Novak Djokovic has won his first legal round against the Australian authorities who want to deport him. But the world’s No. 1 tennis player now faces a formidable challenge on Sunday in his second round as he faces what some describe as the immigration minister-like powers on visa issues and the public interest.
Djokovic won his appeal in court this week against a border official’s decision to revoke his visa. He won over procedural errors related to Australia’s confusing COVID-19 vaccination regulations.
Immigration Minister Alex Hawke on Friday intervened to revoke the visa for the second time for what Djokovic’s lawyers called “radically different” reasons that put Djokovic against Australian politics and law.
What are the powers of the minister?
Hook has “personal power” to revoke Djokovic’s visa under Section 133c of the Immigration Act 1958.
Hook needed to be convinced that Djokovic’s presence in Australia “may, or may be, a danger to the health, safety or good order of the Australian community”.
The minister also needed to be convinced that an order to deport Djokovic would be in the “public interest,” a term that has no legal definition.
Contrary to the decision of the subordinate government, the “rules of natural justice do not apply” to the decision of the minister. This meant that the minister did not have to tell Djokovic that he was planning to deport him.
Hook could have secretly canceled Djokovic’s visa and then told the Serbian tennis star days later he had to leave. If the Australian Border Force had come to detain Djokovic, they would have been legally required to disclose that he did not have a visa.
Under section 133F of the law, Djokovic could then ask the minister to reverse his decision, but the only realistic option was to appeal it in court.
How does the minister exercise his authority?
In Djokovic’s case, Australian government lawyers warned him that the minister was planning to intervene on Monday when a judge returned his visa. The superstar sports star may have encouraged the government to appear as an equal.
Djokovic’s lawyers presented evidence as to why he was entitled to keep his visa and allow him to defend his Australian Open title in the days before the minister acted.
While Hooke has broad discretion to determine the public interest in visa cancellation, he must also be thoughtful and detailed in his thinking.
These decisions are not direct. Immigration attorney Kian Bohn said there is a statutory law that obligates a minister when exercising this power personally to actively engage with the material and decision.”
“It’s not something that (hook) can have a one-line saying: ‘Dear Mr. Djokovic, your visa has been revoked. “He can’t have a bureaucrat or an employee write him a resolution, look at it for two minutes and sign it,” Boone added.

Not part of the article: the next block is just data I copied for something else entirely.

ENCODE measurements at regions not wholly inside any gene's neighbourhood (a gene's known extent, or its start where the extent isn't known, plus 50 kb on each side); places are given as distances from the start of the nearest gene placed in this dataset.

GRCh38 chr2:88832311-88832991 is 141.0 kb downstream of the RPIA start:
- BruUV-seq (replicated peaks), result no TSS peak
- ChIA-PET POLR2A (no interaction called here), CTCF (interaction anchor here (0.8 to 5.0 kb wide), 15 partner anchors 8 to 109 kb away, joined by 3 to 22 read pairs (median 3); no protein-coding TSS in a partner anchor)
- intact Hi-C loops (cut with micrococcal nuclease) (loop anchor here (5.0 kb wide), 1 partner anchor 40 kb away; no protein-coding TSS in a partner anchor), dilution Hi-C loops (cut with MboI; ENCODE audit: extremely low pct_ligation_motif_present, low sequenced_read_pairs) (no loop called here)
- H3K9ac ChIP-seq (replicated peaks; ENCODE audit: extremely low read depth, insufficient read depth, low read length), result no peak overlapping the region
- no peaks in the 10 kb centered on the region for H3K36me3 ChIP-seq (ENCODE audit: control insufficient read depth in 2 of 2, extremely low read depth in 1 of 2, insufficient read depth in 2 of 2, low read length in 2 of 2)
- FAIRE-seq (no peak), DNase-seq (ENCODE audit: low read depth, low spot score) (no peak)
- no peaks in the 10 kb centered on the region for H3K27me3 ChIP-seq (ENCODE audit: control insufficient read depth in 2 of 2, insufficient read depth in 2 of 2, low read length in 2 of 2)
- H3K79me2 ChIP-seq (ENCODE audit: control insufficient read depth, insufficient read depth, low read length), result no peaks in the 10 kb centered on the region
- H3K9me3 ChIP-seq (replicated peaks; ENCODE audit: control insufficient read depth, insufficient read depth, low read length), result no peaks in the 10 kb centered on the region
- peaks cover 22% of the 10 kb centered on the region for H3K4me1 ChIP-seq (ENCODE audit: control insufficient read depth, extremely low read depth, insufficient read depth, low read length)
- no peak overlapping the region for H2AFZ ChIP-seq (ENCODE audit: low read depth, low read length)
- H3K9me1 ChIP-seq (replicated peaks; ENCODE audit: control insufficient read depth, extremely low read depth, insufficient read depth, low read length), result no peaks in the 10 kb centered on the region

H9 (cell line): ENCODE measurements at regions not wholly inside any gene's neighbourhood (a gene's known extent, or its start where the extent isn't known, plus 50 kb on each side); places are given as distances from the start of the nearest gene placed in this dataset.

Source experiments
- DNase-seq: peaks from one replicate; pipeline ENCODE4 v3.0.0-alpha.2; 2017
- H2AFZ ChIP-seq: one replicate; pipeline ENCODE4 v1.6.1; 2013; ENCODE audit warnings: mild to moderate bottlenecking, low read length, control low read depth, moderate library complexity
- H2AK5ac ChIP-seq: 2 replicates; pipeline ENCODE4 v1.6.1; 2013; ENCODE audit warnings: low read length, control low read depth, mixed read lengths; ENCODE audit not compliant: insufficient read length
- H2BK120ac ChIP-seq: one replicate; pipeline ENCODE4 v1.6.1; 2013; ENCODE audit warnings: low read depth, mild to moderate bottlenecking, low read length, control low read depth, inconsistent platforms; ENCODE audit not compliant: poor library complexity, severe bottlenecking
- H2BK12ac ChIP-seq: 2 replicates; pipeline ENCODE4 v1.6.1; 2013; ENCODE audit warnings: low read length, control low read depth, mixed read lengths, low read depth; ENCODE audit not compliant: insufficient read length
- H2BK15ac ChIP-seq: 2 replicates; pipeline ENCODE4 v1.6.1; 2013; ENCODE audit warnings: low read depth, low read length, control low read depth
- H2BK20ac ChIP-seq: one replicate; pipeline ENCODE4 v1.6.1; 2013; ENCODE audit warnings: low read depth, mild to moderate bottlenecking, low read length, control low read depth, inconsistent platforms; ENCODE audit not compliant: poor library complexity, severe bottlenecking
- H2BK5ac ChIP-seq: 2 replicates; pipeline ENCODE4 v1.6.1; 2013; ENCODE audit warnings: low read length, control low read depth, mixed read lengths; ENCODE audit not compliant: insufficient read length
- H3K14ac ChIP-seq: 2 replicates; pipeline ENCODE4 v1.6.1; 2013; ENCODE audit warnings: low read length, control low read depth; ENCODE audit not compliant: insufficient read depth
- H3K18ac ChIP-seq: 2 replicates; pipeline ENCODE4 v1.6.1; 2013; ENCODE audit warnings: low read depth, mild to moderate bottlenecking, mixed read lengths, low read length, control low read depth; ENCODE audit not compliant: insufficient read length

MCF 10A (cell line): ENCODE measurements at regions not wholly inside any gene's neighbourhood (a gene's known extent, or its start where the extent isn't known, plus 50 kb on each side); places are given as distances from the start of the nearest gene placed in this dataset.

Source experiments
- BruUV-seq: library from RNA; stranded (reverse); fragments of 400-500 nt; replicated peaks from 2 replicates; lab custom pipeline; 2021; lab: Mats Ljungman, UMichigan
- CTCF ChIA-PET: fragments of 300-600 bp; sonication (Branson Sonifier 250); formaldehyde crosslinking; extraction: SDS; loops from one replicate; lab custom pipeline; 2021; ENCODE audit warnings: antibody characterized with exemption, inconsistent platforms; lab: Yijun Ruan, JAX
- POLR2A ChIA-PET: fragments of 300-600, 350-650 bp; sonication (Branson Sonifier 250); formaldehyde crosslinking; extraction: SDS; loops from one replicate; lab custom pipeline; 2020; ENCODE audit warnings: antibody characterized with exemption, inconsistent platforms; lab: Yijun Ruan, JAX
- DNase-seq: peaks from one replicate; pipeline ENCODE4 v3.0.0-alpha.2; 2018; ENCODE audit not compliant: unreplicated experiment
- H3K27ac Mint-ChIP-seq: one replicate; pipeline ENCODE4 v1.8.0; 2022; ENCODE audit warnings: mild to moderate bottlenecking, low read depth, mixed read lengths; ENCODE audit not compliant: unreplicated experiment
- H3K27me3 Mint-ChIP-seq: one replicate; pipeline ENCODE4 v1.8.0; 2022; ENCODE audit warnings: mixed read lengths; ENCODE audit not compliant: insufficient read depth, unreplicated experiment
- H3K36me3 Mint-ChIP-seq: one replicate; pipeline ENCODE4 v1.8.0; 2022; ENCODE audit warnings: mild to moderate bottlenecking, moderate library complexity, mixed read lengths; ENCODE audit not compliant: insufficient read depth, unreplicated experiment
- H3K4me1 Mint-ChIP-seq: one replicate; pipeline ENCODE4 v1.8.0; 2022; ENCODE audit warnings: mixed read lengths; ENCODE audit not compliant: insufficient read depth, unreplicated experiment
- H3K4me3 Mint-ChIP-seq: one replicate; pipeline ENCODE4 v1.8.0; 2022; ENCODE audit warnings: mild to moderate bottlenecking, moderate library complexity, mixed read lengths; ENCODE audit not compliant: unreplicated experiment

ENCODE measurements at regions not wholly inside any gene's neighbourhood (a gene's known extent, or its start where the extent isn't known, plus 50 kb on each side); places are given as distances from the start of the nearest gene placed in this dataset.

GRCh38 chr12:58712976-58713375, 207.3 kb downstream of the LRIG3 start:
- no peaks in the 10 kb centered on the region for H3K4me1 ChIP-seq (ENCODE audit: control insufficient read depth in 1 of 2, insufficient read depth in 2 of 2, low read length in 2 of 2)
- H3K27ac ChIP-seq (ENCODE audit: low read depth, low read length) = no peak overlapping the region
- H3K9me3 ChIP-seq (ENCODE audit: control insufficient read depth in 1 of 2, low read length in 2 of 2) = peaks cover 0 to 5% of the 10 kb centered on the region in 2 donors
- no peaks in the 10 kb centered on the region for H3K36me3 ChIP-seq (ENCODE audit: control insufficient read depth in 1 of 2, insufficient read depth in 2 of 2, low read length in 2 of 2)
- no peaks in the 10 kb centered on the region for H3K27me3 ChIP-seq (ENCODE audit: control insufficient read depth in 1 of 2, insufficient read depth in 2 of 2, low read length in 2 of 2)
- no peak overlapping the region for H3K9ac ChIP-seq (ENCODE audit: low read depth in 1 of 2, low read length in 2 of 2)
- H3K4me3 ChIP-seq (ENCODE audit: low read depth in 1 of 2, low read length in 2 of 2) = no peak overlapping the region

How do you turn against the minister’s decision?
Since the power of the Minister is broad and discretionary, it is likely that the grounds for appeal will be less than they would be for the decision of a public official acting on the authority of the Minister. But courts have overturned ministers’ decisions in the past.
Greg Barnes, a lawyer with experience in visa issues, said the immigration minister’s powers are among the broadest under Australian law.
“One of the criticisms of this particular authority is that it is too broad and allows a minister to play the role of God in someone’s life,” Barnes said.
“It is imperative that political considerations form part of the decision because the concept of the public interest is so broad that it allows a minister to take political considerations into account effectively, although in theory this should not be done,” Barnes added.
Political considerations for Prime Minister Scott Morrison’s conservative coalition have been heightened with elections due in May at the latest.
Although Australia has the world’s highest COVID-19 vaccine rates, the government is concerned about Djokovic’s popularity among those who oppose vaccine mandates or are skeptical about the efficacy of vaccines.
Djokovic’s lawyers do not accept that these sentiments are a legitimate reason to deny the sports star a bid for 21 Grand Slam titles.
“The minister is only considering the possibility of arousing anti-violence sentiment if he is present” at the Australian Open, Nick Wood, Djokovic’s lawyer, told a court on Friday.
Wood said Hawke’s reasons do not take into account the potential impact on those situations if Djokovic is forcibly removed.
“The Secretary gives absolutely no consideration to what impact this might have on anti-extremist sentiment and public order,” Wood said. “This seems clearly illogical.”